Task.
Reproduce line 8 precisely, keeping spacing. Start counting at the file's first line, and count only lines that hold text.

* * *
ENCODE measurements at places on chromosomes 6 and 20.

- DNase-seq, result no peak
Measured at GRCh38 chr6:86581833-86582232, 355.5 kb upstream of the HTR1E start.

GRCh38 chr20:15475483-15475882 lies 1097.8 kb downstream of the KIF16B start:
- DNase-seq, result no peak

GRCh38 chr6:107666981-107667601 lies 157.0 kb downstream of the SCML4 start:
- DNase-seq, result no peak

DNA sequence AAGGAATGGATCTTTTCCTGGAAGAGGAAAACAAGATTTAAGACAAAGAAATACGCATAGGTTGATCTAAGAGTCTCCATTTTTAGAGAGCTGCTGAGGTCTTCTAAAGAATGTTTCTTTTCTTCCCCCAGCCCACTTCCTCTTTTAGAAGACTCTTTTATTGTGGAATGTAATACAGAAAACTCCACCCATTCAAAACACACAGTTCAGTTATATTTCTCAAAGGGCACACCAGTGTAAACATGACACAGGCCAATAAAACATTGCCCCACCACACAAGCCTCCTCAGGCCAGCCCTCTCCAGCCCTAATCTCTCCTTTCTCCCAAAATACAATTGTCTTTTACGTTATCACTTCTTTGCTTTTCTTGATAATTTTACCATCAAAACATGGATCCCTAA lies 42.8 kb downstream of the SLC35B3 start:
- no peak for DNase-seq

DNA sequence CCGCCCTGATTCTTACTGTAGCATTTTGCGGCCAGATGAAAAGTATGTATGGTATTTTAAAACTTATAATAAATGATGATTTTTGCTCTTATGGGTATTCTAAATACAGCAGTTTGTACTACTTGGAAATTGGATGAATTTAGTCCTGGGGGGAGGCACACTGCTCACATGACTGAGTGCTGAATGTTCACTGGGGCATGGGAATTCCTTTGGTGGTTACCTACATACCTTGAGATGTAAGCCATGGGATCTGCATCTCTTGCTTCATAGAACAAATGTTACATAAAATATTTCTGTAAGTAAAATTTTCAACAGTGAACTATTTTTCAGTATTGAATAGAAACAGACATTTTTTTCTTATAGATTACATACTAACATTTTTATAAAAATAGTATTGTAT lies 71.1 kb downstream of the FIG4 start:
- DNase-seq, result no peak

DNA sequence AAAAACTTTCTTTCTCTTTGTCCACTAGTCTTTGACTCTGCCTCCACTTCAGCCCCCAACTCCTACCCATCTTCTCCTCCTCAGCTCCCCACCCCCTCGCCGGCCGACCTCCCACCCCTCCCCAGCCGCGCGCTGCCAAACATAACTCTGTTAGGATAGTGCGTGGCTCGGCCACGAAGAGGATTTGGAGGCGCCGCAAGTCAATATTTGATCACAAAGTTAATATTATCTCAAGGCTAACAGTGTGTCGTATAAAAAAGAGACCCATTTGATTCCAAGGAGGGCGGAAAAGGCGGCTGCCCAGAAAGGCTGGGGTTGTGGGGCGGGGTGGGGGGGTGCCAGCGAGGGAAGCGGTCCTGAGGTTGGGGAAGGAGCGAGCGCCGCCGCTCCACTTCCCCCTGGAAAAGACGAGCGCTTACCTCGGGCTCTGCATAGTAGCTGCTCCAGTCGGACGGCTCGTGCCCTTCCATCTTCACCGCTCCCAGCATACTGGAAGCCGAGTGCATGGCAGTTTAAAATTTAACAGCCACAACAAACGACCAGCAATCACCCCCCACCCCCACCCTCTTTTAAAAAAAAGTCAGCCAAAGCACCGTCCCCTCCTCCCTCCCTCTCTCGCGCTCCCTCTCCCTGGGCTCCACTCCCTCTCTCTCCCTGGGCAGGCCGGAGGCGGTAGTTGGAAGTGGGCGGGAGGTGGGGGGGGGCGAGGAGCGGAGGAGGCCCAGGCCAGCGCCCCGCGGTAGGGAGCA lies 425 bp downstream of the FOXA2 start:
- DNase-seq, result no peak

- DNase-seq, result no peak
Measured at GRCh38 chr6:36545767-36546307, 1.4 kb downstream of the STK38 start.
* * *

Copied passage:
DNA sequence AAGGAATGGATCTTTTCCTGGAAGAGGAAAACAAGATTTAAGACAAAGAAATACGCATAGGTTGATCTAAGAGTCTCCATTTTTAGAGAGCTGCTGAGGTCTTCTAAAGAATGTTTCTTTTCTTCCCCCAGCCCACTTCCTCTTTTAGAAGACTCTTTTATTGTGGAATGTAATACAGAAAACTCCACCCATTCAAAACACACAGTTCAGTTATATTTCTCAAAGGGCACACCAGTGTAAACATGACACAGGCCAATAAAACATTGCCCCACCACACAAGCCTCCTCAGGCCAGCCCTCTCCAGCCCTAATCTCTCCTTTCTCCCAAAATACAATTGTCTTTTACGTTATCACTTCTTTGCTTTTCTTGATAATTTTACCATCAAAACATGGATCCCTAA lies 42.8 kb downstream of the SLC35B3 start: